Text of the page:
Experience-dependent plasticity is a prominent feature of the sensory cortices and occurs throughout one's lifetime by a variety of sensory experiences. Investigating the neural mechanisms of perceptual learning will enhance our understanding of plasticity in the adult brain and provide novel insights into learning disabilitie. Although the functional advantage is obvious, precisely what kinds of neural changes lead to improved perception is still under debate. The proposed career development plan aims to gain fundamental insights into the neural network-level mechanisms of visual perceptual learning, while establishing an independent academic career in a university setting. The candidate has considerable experience studying cortical function in awake behaving mice monitoring patterned activity in hundreds of neurons simultaneously using advanced optical techniques. She now proposes to undergo new training in rodent behavior and cutting-edge optical stimulation tools, to reach her long-term goal of becoming an independent scientist studying network-level plasticity in the adult cortex in healthy and diseased states. She will carry out the mentored phase under the guidance of Dr. Rafael Yuste, a world expert in developing optical methods and applying them to investigation of the structure and function of cortical microcircuit. Using two-photon calcium imaging to measure network activity from hundreds of neurons simultaneously in the primary visual cortex of awake mice, the candidate recently discovered that specific visual stimuli evoke distinct sets of neuronal ensembles and these ensembles respond far more reliably to visual stimuli than individual neurons. Furthermore, the same neuronal ensembles are activated spontaneously and in response to visual stimulation, suggesting that the cortical representation of visual attributes is built out of intrinsic activity patterns. The candidate now proposes to apply novel optical imaging and manipulation techniques to understand the mechanisms of how network-level activity is modified by sensory experience. During the mentored phase, she will use fast imaging and optogenetic techniques to understand the circuit mechanisms of perceptual learning during visual stimulation as well as during spontaneous activity following a perceptual learning task. In the independent phase of the award the candidate will use these newly acquired technical skills to determine the distinct roles of basal forebrain cholinergic and GABAergic inputs to V1 ensemble activity during perceptual learning. Training in novel optical methods and rodent behavior as outlined in the research plan will equip the candidate to embark on a comprehensive and fruitful research program as an independent researcher. The proposed studies will become a foundation for future studies on adult plasticity in other sensory modalities and will provide novel insights into how learned information is encoded throughout the cerebral cortex.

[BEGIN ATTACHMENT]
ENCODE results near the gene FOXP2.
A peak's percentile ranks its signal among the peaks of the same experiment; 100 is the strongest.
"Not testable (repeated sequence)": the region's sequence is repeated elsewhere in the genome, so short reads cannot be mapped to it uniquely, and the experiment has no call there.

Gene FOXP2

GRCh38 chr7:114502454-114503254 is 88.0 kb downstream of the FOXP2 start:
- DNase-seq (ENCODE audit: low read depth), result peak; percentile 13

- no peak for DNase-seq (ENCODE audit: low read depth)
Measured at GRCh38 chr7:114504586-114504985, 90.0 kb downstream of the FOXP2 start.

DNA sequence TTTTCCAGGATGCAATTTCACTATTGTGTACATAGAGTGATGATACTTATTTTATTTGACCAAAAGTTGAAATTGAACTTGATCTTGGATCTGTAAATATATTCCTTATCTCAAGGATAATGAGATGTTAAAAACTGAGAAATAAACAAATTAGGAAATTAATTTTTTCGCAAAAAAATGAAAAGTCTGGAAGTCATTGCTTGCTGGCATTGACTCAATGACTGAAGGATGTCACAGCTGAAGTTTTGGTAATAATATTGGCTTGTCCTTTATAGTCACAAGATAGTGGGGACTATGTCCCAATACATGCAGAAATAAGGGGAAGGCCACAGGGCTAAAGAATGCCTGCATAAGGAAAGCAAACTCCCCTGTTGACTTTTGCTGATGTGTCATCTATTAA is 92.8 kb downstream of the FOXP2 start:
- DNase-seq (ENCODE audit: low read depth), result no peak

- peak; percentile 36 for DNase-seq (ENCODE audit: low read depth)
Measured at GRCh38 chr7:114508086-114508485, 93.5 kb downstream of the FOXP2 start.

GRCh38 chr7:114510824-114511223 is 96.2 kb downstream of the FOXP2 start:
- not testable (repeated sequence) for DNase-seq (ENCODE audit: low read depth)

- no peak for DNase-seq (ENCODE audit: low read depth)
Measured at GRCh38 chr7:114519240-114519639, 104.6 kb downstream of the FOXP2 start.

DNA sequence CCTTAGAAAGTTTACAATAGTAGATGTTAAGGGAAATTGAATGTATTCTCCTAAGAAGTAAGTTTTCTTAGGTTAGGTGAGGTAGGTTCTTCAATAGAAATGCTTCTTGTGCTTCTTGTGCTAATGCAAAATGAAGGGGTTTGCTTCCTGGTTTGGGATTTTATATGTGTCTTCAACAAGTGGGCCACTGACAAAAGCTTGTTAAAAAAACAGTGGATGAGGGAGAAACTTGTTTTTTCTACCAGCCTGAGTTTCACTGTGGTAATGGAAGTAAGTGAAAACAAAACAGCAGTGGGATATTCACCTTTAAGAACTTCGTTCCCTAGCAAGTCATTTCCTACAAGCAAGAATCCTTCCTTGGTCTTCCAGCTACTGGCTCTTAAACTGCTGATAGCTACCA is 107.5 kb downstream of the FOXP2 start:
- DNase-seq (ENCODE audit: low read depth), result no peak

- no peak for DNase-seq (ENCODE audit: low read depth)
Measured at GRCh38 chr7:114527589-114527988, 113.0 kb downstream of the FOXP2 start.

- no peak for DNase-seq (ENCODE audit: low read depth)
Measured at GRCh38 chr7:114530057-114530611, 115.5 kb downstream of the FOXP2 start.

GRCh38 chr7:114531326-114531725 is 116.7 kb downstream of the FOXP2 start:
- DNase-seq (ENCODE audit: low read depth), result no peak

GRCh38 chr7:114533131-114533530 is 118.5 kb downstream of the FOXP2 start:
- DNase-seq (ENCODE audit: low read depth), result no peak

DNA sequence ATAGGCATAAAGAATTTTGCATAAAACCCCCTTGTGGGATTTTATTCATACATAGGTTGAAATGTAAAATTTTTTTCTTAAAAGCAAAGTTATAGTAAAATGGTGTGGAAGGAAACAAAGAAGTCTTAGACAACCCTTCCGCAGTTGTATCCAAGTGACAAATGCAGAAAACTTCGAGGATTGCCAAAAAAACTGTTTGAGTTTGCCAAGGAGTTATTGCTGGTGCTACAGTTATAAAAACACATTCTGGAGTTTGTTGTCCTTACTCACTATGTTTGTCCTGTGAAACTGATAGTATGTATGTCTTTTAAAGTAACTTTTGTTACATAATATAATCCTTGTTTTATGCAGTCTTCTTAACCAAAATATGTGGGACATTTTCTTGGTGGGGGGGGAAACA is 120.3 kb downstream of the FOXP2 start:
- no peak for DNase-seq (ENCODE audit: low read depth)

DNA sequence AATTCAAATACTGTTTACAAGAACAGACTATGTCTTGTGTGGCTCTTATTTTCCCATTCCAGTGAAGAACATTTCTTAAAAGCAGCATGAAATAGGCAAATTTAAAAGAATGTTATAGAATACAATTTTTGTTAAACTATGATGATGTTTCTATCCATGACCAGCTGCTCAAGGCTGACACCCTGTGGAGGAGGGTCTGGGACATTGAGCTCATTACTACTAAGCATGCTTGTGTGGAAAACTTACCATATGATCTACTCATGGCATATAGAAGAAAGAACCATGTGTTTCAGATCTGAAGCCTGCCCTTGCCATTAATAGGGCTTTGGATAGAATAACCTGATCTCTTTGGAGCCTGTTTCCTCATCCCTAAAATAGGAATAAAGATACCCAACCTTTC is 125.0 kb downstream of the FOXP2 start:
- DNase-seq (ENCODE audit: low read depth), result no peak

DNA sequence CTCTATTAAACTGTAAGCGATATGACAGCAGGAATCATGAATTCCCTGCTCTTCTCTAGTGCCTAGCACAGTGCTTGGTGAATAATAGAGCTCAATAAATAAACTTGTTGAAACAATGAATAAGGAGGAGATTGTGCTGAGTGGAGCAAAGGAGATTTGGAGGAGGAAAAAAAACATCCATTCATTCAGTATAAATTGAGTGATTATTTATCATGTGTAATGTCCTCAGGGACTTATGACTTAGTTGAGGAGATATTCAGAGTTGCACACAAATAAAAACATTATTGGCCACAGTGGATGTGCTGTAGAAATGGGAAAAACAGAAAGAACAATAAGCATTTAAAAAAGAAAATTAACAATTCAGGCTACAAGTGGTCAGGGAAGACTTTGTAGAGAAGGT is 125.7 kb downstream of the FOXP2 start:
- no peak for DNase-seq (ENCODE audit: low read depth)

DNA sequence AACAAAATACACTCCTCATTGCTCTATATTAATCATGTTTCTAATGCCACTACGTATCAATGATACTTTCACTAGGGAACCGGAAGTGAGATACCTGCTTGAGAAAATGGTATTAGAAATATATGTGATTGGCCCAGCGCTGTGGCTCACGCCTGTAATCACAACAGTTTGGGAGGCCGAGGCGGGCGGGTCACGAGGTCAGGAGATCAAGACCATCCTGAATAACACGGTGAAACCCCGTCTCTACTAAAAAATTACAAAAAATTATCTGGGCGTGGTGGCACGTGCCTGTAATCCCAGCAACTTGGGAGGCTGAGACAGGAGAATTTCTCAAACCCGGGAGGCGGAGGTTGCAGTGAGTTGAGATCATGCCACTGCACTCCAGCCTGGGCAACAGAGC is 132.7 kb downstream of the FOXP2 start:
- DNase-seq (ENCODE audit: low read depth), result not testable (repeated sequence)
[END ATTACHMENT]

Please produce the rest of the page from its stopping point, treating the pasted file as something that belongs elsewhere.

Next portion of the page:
Public Health Relevance

The cerebral cortex is the largest part of the mammalian brain and the primary site for our perception, memory, language, and imagination, yet its circuits are still quite mysterious. The proposed project will investigate the experience-dependent plasticity in adult cortical circuit at the network level. The findings from this work will significantly contribute to our knowledge of plasticity in the adult brain and to generating novel strategies for the rehabilitation of skills in individuals with neurological deficits.

National Institute of Health (NIH)
Career Transition Award (K99)
Project #
Application #
Study Section
Special Emphasis Panel (ZEY1)
Program Officer
Agarwal, Neeraj
Project Start
Project End
Budget Start
Budget End
Support Year
Fiscal Year
Total Cost
Indirect Cost
Columbia University (N.Y.)
Graduate Schools
New York
United States
Zip Code